I have always been a moderate loser. Meaning, I usually lost about a pound a week. Other people may lose 3 pounds a week, but I usually lost a pound, sometimes a little more, sometimes a little less. But I was very consistent in losing. There were some weeks, however, when I did lose more than a pound per week. Interestingly, the weeks I had my biggest losses were weeks when I overate! The weeks were Thanksgiving, Christmas and New Years! Christmas Day I ate 43 points! I lost 4.75 pounds that week! Upon further studies, I discovered something else. Every week that I overate one day, I had larger than average losses! How can that be?
It has long been thought that you have use 3500 calories less than you need in order to lose one pound. I simply don't believe it. I know it is mathematical, and mathematics was never my strongest subject, but science has always been an area in which I have excelled. I believe that our bodies are far more complicated than a simple mathematical formula can describe. The body is like a fireplace. If you build a fire, at first it takes awhile to warm up. You add more fuel and it burns more efficiently. The more fuel you add to it, the hotter it burns. Add less fuel, and it begins to cool down.
Our bodies were built for survival. If you go on a "diet" the body can become uncomfortable. This is especially true if you take so much food away from it that it feels as if it is going to starve. There is a lot of talk about not eating too little. Your body will go into "starvation mode" and you won't lose any weight. Well, to a point, this is true. Your body will lose weight if you starve it, but it won't want to, and it will take the weight from places you don't necessarily want to lose it from. That is why some people who lose a lot of weight look "gaunt", and is far more likely to hear comments like "have you been sick"? as opposed to "You look good!"
Your body has this wonderful little thermostat inside of it. It regulates everything you do. If you feed it lots of food, it turns the thermostat up and burns it as efficiently as possible. This is why you have been able to eat as much fast food before WW and didn't gain the amount of weight that you should have. Your body became more efficient and was able to burn off much of the excess amount of calories. Otherwise, with the amount of food we porked in pre-WW, we should have been gaining 2-3 pounds per day!
When you go on a "diet" where you dramatically decrease the amount of calories that you consume, your body thinks "Oh-oh, we're going to starve to death here" and immediately turns the thermostat down to conserve energy. After all, your body will do whatever it has to do to ensure that you stay alive. It doesn't know that you don't want to carry those extra pounds around. Unfortunately, I haven't been able to convince my body that I really do want to shed those extra pounds through talking to it.
That is where The Wendie Plan comes in. If I can't get my body to shed the extra pounds by talking to it, then I have to trick it in to letting them go! The Wendie Plan is the trick.
If you are on WW, or even just counting calories, and you stick with a set amount of calories per day, such as 1400 or say, 27 points per day, your body will adjust to that. It will become extremely efficient at using just the amount of calories (energy) that you are giving it. You may lose fairly well at first, but after the first week or so, you will find that your losses may slow ... way... down, and even stop. Isn't it nice to have such an energy efficient body? However, the body isn't extremely fast. If you give it the same amount of food every day, it will adjust itself. But if you change the amount of food it gets every day, it doesn't have time to adjust itself! Which means on that day that you eat 10 points over your highest, it tries to adjust by turning up your thermostat, but it is unable to turn it down for the low points the next day. What you are doing, in essence, is keeping your body guessing. It doesn't have time to adjust the thermostat down, before it needs to turn it back up. What eventually happens is your body will never again feel as though it is going to starve to death, and it will never again try to shut down the thermostat, so you will continue to lose at a more rapid loss. This also means fewer plateaus.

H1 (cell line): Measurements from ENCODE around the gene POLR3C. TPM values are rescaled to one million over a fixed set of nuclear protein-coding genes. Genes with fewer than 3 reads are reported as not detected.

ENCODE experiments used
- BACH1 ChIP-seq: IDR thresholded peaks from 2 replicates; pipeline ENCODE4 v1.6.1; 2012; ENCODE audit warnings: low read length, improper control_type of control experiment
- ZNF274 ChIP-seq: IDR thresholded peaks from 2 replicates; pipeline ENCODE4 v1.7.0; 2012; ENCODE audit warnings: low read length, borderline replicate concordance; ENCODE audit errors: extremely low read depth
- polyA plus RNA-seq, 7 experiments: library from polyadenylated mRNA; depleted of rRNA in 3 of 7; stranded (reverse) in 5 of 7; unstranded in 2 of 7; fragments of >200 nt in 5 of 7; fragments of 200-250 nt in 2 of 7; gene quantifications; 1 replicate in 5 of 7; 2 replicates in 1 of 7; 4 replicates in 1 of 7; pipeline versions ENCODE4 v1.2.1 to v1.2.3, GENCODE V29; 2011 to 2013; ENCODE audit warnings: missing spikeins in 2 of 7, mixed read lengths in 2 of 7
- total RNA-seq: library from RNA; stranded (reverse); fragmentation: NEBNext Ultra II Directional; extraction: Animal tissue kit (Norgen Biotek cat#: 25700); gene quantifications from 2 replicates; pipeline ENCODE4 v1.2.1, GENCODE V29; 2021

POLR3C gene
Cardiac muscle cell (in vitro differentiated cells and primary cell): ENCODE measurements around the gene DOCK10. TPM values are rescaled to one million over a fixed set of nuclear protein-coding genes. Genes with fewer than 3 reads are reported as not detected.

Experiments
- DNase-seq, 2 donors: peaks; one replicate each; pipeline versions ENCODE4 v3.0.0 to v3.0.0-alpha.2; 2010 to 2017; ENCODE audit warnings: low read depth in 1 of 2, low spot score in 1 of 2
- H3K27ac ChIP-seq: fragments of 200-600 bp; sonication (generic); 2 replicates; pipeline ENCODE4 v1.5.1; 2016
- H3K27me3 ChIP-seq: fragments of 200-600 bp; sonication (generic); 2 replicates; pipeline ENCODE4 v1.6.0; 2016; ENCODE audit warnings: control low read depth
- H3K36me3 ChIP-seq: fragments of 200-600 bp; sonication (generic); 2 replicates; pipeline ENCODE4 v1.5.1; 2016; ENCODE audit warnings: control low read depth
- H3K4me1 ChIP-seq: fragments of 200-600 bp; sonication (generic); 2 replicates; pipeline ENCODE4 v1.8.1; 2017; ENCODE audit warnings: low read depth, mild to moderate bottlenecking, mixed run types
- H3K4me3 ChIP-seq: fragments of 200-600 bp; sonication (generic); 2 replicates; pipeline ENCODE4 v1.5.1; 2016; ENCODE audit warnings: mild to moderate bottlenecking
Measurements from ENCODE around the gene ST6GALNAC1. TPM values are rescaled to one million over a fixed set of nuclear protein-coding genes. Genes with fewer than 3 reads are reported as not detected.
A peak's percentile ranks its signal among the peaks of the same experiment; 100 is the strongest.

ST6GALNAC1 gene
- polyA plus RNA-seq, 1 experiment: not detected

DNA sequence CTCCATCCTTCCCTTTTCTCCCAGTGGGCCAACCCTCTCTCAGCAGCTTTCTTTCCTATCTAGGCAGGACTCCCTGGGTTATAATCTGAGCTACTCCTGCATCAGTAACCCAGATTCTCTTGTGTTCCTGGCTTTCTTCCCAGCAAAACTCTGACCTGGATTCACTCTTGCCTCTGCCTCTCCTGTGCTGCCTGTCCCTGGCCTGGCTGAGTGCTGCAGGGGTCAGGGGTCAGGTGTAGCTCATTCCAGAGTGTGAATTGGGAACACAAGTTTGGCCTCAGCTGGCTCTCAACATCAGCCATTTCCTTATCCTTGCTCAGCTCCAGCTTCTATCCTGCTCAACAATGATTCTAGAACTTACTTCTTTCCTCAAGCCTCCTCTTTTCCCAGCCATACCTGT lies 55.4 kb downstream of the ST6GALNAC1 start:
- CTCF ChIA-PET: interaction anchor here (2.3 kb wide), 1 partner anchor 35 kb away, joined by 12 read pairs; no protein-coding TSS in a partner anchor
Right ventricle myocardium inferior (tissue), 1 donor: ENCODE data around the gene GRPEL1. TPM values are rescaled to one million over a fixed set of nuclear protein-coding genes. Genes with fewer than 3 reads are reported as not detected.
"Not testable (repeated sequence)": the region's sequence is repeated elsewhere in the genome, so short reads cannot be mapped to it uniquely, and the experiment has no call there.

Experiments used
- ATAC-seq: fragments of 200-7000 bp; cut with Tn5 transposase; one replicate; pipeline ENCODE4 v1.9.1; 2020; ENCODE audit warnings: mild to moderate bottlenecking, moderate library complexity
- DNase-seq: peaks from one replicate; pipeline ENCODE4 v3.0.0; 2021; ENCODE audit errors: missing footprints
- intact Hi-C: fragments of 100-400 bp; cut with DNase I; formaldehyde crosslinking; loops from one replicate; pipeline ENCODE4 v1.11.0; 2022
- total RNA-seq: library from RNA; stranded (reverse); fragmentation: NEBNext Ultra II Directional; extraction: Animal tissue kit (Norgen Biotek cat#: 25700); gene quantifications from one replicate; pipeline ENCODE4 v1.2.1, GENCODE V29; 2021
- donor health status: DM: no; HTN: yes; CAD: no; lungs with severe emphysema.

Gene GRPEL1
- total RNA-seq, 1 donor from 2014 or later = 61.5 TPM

Some people are aghast at the thought of actually eating 10 points over their maximum. I know, its the hardest part for me, too. Again, I just have to plan higher point meals for those days and make sure I actually follow through. If the huge point day isn't done, then the body will not turn the thermostat up high enough. It is all a formula which has to be adhered to high points, as well as low point days.
What about exercise points? What about them? I never use them. I just know that I don't plan any big exercise on my low points days. If I am going on an 8 mile hike, I will probably do it on my high or super-high day, so that I can take advantage of the extra fuel to get me through the exercise. I think WW was using the activity points as a carrot to get people to exercise. More activity, more food. I don't believe in that. Eat what your body needs. Exercise plays a good role in this plan, because exercising increases your metabolic rate. (Which turns up the thermostat even more!) So does increased muscle. Arrange your high point days on the days that you exercise. Or better yet, arrange your exercise around your high point days. My high point days usually fall mid-week. But why? It makes more sense to me to have my highest point day fall on Saturday. That is the most likely day that I will be doing an 8 mile hike. Fit this plan into your lifestyle.
My WW leader told us that it isn't what you do for one meal that causes you to gain or lose, it's what you do for 21 meals that makes a difference. What this is telling me is that I have 7 days, 21 meals, and 217 points to use. How I choose to use them over the course of a week is totally up to me. If I choose to have 42 points on Sunday and 24 points on Monday... I am still on program. Even better, I will probably lose some weight. Do not be afraid to have that one high point day. Just as you shouldn't be afraid to have the low point ones. At the end of the week, you will have lost weight.
Edited by: lovetwin at: 8/1/01 8:23:11 am
From: Pointing My Way To A New Life